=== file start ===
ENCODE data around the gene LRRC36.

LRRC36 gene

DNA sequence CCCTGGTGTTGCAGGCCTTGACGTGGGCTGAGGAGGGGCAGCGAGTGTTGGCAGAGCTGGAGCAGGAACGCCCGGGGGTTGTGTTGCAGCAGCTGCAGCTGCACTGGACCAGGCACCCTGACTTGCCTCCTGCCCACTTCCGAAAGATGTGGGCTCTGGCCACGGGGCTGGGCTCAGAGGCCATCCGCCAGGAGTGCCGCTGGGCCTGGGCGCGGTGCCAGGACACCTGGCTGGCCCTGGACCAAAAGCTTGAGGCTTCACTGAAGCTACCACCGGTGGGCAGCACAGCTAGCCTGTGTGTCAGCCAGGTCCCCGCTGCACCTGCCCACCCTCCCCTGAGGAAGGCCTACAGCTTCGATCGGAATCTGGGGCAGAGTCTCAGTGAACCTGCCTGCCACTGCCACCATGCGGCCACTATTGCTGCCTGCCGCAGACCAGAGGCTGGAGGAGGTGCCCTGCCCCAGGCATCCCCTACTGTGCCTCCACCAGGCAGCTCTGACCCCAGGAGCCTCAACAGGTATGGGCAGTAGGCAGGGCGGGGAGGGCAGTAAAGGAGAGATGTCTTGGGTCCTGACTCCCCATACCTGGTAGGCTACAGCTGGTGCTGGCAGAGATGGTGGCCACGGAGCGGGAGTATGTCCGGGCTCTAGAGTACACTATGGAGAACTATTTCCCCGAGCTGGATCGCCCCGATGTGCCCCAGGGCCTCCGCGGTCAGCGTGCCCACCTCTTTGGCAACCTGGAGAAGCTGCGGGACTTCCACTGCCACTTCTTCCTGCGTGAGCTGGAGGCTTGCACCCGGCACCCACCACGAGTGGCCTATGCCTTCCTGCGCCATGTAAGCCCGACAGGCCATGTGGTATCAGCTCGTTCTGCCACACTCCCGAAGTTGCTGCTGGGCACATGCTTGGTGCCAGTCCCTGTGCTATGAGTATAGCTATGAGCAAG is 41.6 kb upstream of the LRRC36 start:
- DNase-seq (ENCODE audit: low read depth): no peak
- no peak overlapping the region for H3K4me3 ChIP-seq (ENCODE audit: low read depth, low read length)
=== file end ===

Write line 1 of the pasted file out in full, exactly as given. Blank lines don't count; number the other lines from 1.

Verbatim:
ENCODE data around the gene LRRC36.